American Automobile Fuel Consumption Debate


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Nice review Anup.
One comment is that Tar sand oil production has been happeneing since the 70s with Exxon being the big producer. Its very expensive, but there's also huge proven and assumed reserves of the stuff.

from EIA report

"Exxon Mobil has been extracting oil from Canadian tar sands since the 1970's. The company reports a year-end 2001 total of 821 million barrels of Canadian tar sand reserves, compared to its 11,491 million barrels of worldwide (non-tar sand) crude oil and natural gas liquids reserves.[90]

The 2001 Canadian tar sands reserve level represents a 35-percent increase over the 610 million barrels of those reserves in 2000. Gross synthetic crude oil produced from those tar sands was 80 million barrels in 2001, up from 73 million barrels in 2000, though the bottom-line impact of this production increase was more than offset by the 19-percent decrease in crude oil prices from 2000 to 2001.[91]"


Following up on those tar sands. If you look at EIA's World Crude Oil and Natural Gas Reserves, Most Recent Estimates you can see a huge jump in crude oil reserves in North American from Year-End 2001 to January 1, 2003 based on the Oil&Gas Journal's inclusion of Alberta's oil sands. The inclusion makes Canada number 2 in proven crude reserves (behind Saudi Arabia).

If you look at the BP Statistical Summary they haven't started counting the tar sands.

Incidentally, if you enjoy looking at fuel trends, the BP energy charting tool is pretty rad.


As I'm sure everyone knows, Jeremy Rifkin is not the first guy to put forth the idea of a hydrogen economy. I recommend also reading Natural Capitalism for posterity. As Anup mentions, Paul Hawken, Amory Lovins, etc, promote hydrogen from renewables, but also suggests a set of sweeping changes in industrial manufacturing, energy use, agriculture and use of water he tabs the "Next Industrial Revolution" that I'm sure he would argue will prevent the collapse of our complex society.

I would be interested to hear Anup's opinion on the "Hypercar" that is central the Lovins thesis in N.C. The Hypercar is a super-light, fuel-cell, hybrid that makes going to hydrogen as a fuel economic compared to gas.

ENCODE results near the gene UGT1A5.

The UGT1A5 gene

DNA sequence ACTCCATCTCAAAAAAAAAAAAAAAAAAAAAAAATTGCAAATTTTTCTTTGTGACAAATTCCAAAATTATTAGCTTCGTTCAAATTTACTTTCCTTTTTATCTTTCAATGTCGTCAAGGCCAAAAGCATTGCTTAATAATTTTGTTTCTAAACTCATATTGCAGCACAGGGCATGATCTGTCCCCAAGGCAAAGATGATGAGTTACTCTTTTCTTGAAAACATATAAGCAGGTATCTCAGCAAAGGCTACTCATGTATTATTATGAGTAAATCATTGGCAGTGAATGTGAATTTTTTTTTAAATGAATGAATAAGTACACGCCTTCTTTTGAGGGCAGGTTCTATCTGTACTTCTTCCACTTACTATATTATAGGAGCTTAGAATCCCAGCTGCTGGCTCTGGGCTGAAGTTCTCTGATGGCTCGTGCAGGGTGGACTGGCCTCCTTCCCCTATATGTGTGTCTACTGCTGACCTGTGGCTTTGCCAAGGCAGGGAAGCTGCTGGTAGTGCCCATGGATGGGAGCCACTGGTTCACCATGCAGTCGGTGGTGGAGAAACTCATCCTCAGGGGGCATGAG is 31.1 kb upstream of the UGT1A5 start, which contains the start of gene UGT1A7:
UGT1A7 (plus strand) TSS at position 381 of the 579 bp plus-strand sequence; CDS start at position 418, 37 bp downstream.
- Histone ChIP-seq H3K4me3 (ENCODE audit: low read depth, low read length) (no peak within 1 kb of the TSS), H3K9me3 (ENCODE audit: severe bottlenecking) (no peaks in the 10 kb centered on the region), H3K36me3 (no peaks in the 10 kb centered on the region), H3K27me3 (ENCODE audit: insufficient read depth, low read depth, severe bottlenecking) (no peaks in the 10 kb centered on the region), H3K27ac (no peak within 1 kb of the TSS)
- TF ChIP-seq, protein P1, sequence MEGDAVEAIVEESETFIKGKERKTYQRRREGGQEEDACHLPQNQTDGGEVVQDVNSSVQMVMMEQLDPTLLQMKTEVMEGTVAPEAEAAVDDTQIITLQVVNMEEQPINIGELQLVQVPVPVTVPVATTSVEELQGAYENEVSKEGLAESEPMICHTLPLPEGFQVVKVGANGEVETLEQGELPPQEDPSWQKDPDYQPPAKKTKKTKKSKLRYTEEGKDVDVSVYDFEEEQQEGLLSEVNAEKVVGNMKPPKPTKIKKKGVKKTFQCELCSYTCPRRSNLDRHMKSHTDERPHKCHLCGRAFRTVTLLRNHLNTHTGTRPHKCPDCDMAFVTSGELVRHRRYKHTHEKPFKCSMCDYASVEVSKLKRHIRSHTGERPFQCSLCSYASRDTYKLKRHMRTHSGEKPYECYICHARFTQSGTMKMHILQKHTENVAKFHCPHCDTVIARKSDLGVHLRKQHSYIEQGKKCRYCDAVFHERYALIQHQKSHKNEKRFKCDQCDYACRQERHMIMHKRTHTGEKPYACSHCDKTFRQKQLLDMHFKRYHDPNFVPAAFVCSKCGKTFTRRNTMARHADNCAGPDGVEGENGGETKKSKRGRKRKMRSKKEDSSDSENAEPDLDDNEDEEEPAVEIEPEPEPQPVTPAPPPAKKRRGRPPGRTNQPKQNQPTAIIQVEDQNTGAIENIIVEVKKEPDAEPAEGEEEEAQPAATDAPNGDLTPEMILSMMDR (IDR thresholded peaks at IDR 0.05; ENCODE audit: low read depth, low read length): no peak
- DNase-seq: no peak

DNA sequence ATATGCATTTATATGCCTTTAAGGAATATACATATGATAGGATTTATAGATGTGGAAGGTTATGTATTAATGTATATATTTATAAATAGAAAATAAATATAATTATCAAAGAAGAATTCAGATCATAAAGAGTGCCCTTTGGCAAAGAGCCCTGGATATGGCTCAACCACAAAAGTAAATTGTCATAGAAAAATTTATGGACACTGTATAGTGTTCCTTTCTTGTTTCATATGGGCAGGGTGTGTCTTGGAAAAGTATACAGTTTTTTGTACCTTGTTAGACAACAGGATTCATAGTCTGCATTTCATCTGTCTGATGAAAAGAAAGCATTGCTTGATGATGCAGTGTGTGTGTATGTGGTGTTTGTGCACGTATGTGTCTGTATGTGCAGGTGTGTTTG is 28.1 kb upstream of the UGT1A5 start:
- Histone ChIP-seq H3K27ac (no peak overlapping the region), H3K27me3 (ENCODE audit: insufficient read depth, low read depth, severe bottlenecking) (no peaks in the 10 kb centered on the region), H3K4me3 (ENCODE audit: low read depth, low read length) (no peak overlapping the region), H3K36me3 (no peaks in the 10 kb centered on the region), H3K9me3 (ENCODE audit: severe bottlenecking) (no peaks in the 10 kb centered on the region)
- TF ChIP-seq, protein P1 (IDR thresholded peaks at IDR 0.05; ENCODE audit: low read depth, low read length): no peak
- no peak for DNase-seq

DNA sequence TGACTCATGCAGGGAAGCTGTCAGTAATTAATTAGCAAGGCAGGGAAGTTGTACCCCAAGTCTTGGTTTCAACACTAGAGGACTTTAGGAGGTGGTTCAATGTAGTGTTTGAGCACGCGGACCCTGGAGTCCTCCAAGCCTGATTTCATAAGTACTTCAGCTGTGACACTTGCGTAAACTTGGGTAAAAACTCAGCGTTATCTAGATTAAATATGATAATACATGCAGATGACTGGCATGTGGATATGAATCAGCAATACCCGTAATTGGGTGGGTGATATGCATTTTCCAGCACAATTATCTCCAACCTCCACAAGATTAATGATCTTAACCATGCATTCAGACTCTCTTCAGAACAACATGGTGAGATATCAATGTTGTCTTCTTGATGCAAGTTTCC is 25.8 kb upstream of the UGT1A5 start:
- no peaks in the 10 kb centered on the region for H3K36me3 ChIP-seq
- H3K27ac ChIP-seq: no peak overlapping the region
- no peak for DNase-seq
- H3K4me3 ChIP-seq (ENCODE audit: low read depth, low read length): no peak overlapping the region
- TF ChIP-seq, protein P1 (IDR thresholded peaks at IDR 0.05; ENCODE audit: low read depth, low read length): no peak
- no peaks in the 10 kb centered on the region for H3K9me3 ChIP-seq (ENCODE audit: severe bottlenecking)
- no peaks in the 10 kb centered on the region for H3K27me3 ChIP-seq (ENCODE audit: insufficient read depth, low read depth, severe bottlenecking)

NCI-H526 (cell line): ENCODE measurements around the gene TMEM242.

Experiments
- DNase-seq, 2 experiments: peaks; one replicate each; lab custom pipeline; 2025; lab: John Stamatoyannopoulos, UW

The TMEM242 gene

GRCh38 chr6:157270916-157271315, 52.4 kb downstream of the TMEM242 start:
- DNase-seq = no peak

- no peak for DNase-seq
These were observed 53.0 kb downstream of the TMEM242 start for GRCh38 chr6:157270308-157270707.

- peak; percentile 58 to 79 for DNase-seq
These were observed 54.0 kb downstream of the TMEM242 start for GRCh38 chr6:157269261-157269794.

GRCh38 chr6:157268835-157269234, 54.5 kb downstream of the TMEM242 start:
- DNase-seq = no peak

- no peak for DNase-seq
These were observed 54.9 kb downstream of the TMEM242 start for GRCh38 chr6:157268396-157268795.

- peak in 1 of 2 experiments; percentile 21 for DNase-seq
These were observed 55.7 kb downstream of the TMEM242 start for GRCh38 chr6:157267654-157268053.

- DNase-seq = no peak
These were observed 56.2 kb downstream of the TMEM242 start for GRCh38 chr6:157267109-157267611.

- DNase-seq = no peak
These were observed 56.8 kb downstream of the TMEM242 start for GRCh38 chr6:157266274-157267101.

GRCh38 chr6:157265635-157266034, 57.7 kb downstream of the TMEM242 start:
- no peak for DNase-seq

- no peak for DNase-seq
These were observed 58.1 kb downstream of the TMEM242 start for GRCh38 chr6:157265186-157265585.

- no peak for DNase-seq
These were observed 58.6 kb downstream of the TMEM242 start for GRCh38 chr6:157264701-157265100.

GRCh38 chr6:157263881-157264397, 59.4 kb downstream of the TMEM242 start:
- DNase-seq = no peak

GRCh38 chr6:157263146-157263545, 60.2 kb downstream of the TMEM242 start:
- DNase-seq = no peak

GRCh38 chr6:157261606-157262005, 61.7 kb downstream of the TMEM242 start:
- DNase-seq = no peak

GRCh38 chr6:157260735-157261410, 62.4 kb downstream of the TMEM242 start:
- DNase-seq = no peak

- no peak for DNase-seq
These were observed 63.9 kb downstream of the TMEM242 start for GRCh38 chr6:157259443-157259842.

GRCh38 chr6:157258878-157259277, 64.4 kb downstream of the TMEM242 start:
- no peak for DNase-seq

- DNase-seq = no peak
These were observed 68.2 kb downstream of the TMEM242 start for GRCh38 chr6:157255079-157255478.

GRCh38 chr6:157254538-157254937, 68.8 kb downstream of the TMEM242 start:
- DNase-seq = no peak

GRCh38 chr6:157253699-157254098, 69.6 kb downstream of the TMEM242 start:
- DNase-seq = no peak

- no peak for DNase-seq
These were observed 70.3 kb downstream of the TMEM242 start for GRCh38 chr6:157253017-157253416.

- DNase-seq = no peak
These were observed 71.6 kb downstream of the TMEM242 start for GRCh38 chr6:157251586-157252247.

Amory Lovins introduced the idea of a "Supercar" way back in 1993. The name was later changed to "Hypercar" so as to avoid any confusion with the Partnership for the New Generation of Vehicles' (PNGV) attempt to create a market ready 80 mpg mid sized sedan by 2004. The original idea of a supercar is ultralight car body with the best aerodynamics and electronic controls to achieve up to 150 m.p.g. Trouble is that not many people want to buy a car half the size of their current vehicle for twice the price. PNGV was an interesting effort until they realised that you can not achieve all three of its objectives simulteneously: 80 m.p.g car with the same price and conveniences of a 1994 Mid sized sedan (e.g. Ford Tauras). Of course, they produced prototype vehicles by 2000 to get the 80 mpg and the convenience, but they were nowhere near the cost. Bush and Abraham (DOE Secretary) decided to abandon PNGV in favor of the FreedomCar which is making similar (not exactly) promises about hydrogen fuel-cell powered cars. PNGV has continued in the background with no government funding and a broader focus.

All that being said, the answer to Mike's question is following:
Supercars is the NOT the way to go forward. Not because we don't have the technology, but because we don't have a market for Supercars. The original supercar designed by RMI was a gasoline hybrid. PNGV toyed with Diesel hybrids (not the best, but they somehow needed to get to 80 mpg). Fuel cells are something like 10-15 years away from where they could compete with the IC engines on a performance basis, I doubt that they will be cost competitive by then. I may be wrong. Finally, there is no evidence that hydrogen fuel cell cars offer any advantage over gasoline hybrid cars on a life cycle energy (well-to-wheels) basis, unless the hydrogen comes from renewable sources, Nuclear power or from fossile fuels WITH carbon sequestration.


An interesting book about the realisation of a hydrogen economy is J.J. Romm's 'The hype about hydrogen: fact and fiction in the race to save the climate' (2004). So far it is the most realistic book I could find on the topic.

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